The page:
Revolvers have been declining in market share for three decades, a decline which really only got going 30 years after the last major military revolver user (the UK), crawled into the 20th Century. (Actually the last major military revolver user was probably the US, which issued revolvers to aviators, and to military police men and women who had difficulty with the 1911A1, up until the adoption of the Beretta M9 — but it was always a secondary weapon). They’re now rare as police firearms, and much less common than they once were as defensive firearms.
As revolvers’ presence in the police and civilian market has declined, their presence in crime has also declined. This is logical, as most criminals arm themselves with weapons diverted from lawful uses, generally by theft or straw purchase with many cut-outs and intermediaries. This increased use of automatic pistols in crime has actually been a boon for homicide and assault investigators, as toolmark evidence matching firearms to cases (cartridge type) or cases (cartridge) from one crime scene to another, has helped close more than a few cases (investigative type). Sumdood doesn’t police his brass when he rips his dope dealer, oddly enough; and he can’t police his brass when he does a drive-by, holding his Hi-Point sideways out the window.
Logisticians might dream of caseless ammo, but homicide cops don’t.
Revolvers’ mindshare has declined. They are seldom seen in TV or movies, except in period pieces or to mark a character as kind of old-fashioned (Rick in The Walking Dead with his long-discontinued Python).
Is the declining mindshare of revolvers a cause or an effect of declining market share? Both may be the right answer; market and mind share may be wrapped in a vicious circle, or spiral.
But there are a number of reasons for the classic, 1890s-style double-action revolver’s remaining children to still be used. Consider these five reasons to shoot sixguns:
- They are simple and, if quality products in good condition, reliable.
- They are indifferent to variations in ammunition.
- Misfire drill? Just fire again.
- Time spent loading can enforce a certain pace on a shooting session, improving performance.
- They can be enjoyable and educational to shoot; there’s a great variety of them.
Simple and Reliable
While a revolver’s mechanism seems fiendishly complex to those not mechanically inclined, it’s a simple mechanical mechanism. Compared to a typewriter or sewing machine there’s a lot less to go on — and compared to an automatic pistol, the same is true. Some of them are better than others, especially on durability. (An old, worn Smith is less likely to have lost time or need a gunsmith than a Colt of similar vintage. Or an NIB Taurus). It’s also intuitive and easy to learn. There’s a t-shirt with a Colt SAA on it: “the original point-and-click interface.” Steve Jobs (who lifted it all from Xerox PARC anyway), eat your heart out.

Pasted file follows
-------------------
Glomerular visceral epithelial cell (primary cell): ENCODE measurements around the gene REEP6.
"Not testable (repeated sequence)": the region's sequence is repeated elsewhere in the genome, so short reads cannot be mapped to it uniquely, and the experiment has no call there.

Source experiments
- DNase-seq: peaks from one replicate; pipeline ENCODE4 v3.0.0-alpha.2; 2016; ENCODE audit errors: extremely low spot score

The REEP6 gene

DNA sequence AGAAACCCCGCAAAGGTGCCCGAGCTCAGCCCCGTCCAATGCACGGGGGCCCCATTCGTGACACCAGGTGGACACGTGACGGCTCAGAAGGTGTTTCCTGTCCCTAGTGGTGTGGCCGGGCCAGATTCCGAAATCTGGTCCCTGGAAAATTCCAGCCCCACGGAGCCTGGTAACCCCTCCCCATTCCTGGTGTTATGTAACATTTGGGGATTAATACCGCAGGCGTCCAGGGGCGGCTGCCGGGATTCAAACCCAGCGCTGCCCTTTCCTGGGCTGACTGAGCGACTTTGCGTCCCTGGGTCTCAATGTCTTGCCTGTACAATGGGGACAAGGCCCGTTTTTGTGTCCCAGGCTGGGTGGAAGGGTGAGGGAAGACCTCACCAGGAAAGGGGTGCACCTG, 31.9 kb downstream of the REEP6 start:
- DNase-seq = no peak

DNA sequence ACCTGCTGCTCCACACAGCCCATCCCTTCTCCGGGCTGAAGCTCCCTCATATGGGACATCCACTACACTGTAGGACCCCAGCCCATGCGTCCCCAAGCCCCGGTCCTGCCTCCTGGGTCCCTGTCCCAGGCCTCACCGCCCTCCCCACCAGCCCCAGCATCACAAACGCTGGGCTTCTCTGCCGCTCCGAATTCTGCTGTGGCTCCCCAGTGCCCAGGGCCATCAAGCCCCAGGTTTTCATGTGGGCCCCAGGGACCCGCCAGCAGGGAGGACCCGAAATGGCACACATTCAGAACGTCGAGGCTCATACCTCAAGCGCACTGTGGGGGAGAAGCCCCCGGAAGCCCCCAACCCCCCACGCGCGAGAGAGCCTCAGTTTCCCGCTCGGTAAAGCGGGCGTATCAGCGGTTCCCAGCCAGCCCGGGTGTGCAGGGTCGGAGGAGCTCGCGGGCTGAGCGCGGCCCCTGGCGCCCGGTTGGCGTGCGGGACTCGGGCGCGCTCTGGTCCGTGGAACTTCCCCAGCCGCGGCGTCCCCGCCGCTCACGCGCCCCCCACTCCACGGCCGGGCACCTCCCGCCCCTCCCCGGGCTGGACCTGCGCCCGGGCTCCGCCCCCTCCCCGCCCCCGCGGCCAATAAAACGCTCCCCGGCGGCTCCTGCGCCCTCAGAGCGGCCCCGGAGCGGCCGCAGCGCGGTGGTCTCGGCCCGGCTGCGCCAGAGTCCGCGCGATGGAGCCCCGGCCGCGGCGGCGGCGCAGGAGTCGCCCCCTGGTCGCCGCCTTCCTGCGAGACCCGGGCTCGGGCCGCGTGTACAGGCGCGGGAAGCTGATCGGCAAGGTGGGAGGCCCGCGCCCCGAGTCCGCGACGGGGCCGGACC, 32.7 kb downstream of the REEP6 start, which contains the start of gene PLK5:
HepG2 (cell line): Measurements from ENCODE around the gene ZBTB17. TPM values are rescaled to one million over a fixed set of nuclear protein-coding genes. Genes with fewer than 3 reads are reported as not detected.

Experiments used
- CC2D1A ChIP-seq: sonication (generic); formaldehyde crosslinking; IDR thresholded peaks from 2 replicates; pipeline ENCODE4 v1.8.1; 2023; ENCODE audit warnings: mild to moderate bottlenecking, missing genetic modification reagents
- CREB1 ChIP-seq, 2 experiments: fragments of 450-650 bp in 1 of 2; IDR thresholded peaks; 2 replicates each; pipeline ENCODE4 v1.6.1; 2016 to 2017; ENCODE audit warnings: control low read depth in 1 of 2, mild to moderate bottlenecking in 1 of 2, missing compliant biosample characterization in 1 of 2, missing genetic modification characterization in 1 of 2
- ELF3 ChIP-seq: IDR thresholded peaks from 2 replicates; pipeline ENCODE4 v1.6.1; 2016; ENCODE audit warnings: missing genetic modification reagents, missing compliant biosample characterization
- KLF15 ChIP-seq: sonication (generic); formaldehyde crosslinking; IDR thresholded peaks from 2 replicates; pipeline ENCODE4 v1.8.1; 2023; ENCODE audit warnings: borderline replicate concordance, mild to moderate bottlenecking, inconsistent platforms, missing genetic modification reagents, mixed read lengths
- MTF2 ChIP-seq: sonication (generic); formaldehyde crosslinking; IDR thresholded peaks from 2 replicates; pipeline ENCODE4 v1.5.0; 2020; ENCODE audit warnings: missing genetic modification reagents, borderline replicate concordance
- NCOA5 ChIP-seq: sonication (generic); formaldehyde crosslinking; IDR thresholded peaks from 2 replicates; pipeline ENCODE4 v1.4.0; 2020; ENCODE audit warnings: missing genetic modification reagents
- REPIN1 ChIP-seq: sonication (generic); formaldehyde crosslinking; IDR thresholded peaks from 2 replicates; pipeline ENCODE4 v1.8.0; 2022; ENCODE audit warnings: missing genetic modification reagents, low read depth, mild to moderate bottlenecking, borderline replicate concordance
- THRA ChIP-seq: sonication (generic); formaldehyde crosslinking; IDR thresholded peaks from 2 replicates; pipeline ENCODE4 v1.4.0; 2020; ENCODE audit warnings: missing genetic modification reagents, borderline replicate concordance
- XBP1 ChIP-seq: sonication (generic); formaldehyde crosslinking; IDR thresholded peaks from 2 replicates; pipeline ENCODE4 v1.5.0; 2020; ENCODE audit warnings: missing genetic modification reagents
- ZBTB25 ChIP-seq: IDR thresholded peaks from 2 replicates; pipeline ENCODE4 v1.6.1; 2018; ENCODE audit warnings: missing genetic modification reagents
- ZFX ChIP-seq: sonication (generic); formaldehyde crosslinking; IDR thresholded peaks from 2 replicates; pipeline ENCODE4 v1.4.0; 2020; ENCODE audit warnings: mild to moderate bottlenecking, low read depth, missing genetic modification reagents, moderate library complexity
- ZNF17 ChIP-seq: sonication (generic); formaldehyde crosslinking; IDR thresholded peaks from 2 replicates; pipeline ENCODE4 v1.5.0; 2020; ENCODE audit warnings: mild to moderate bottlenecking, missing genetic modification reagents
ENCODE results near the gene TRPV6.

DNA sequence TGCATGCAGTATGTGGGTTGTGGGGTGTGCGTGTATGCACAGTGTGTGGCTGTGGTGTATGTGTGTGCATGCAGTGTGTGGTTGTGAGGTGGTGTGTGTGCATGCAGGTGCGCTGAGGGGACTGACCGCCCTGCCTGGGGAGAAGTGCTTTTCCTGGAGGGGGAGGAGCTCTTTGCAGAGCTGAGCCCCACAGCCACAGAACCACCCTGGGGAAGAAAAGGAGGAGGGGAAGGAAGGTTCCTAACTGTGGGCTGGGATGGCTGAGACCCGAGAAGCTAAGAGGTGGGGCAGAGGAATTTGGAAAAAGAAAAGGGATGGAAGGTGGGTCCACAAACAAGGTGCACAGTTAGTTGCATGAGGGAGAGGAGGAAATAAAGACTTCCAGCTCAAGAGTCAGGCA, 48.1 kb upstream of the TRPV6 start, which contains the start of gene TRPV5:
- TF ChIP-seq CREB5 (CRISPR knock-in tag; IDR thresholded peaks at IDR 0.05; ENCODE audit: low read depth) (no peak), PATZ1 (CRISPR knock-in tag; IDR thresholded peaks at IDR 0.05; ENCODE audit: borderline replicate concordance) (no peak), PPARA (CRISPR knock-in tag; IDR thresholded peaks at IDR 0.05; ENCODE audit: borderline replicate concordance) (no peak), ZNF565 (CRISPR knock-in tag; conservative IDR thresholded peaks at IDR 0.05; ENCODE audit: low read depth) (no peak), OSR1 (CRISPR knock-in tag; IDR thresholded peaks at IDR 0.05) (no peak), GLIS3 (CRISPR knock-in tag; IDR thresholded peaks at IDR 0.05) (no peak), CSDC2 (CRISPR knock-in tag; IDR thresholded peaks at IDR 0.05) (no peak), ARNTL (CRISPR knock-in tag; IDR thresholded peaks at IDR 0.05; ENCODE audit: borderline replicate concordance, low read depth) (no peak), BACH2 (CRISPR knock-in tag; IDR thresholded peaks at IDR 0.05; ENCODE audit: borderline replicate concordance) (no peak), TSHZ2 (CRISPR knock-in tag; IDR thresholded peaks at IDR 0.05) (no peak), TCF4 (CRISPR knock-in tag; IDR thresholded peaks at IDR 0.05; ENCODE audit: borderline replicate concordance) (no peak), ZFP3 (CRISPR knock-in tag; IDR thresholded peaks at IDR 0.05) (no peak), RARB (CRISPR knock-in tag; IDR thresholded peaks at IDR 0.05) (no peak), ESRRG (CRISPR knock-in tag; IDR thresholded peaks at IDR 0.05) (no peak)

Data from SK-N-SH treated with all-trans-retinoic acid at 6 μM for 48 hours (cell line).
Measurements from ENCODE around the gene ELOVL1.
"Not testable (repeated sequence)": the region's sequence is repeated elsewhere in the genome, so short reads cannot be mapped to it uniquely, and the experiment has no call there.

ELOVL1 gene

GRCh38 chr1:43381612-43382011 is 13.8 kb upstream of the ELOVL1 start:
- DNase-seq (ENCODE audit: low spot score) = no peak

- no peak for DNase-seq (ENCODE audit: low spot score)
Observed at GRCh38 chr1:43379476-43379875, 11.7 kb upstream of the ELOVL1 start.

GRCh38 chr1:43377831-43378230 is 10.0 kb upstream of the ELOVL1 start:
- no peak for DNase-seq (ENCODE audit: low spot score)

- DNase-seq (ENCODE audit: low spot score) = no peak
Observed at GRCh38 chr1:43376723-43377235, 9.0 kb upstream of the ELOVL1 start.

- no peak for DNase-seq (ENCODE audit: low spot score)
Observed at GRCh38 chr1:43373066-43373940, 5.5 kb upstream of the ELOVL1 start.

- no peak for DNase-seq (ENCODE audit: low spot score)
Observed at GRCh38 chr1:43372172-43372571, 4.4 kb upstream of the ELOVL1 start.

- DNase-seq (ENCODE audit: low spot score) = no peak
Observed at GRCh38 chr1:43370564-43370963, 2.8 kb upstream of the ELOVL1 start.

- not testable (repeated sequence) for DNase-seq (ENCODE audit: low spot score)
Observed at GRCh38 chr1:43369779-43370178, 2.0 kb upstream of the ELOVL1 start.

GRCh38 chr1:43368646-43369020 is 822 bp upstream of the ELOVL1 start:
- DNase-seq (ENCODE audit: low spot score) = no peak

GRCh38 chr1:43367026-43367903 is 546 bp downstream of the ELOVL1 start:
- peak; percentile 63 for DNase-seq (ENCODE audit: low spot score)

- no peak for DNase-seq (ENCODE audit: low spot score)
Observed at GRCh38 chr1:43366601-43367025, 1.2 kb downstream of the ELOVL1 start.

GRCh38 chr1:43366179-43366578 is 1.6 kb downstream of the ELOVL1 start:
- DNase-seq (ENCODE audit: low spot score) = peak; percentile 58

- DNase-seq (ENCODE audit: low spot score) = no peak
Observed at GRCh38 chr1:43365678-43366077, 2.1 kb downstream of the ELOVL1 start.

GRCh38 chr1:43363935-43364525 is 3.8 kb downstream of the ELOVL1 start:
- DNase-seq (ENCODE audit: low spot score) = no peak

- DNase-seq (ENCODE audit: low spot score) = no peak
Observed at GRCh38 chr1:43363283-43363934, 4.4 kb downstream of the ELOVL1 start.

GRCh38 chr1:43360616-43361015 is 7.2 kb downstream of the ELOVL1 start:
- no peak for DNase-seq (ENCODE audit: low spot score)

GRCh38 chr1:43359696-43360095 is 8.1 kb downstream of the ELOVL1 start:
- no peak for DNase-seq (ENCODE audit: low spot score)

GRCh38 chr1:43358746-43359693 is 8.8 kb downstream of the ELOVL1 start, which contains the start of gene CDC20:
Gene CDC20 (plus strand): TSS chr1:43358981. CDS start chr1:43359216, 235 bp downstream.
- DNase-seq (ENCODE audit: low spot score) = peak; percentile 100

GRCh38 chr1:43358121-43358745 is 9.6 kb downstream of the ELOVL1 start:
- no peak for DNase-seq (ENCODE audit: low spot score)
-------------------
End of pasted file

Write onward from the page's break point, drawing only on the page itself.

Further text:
Indifferent to Ammo Variations
What ammo works with your carry gun? Sure, with modern autos the days of hollow-points not feeding are mostly over, but everyone has experience with ammo their gun does not like. Doesn’t happen with a sixgun. If the gun’s right, anything that chambers goes bang. Bang-on-demand is good.
What Misfire Drill?
As we mentioned, with a revolver you just point and click. If you do get a point and click and not point and bang, your follow-up shot is a trigger pull away (a hammer cock and trigger pull, if you’re really OG and toting an SAA or something like that). No auto pistol is that quickly back in the fight (or, for hunters, on the game).
OK, here we’re making a virtue of necessity. But anyone who spends any time on ranges has seen the shooter with more ammo than sense, blowing through 200 rounds without making a great deal of effort to hit anything. Hey, it’s a free country, and if that’s how they want to make fun let ’em knock themselves out, but… there’s a lot to be said for taking that same amount of time and firing 50 rounds with care. The mechanical, muscle-memory drill of dumping cases and loading rounds can be a great time for considering what went wrong with your last six shots, and what you can do better with the next six.
After all, only the hits count, and even 3 out of 6 into the target at 7 meters is better than the NYPD does out of a 17-round Glock mag.
The different revolver mechanisms are a blast. Everybody who has never shot a Single-Action Army before gets a thrill out of it, the first time. Ejecting the cases and loading them is fun, and they you can tell the guy or gal, “And… they were expected to do this on a horse.” Instant connection to distant times and places. Likewise, tip-up revolves.
A favorite uncle had a Harrington and Richardson 9-shot .22; it looked like a baby Webley, and was great fun to pop it open and fountain .22 brass around.
And then, there are the revolvers of 1,000 detective shows, and plenty of revolvers with interesting military history. (Colt and Smith M1917s are nice, beefy guns with a great back story and some weird engineering to let them shoot rimless .45 ACP). Early police double-action .32 pistols are fun and easy to shoot, built like jewels, and dirt cheap right now. There’s always some bragging rights in a Smith & Wesson Model 29. (Or a .500 if you’re diffident about carrying Dirty Harry’s gun, or concerned about the low power of the .44 Mag).
Everybody ought to have a revolver.
But then, the question becomes, which revolver?
Kevin was a former Special Forces weapons man (MOS 18B, before the 18 series, 11B with Skill Qualification Indicator of S). His focus was on weapons: their history, effects and employment. He started WeaponsMan.com in 2011 and operated it until he passed away in 2017. His work is being preserved here at the request of his family.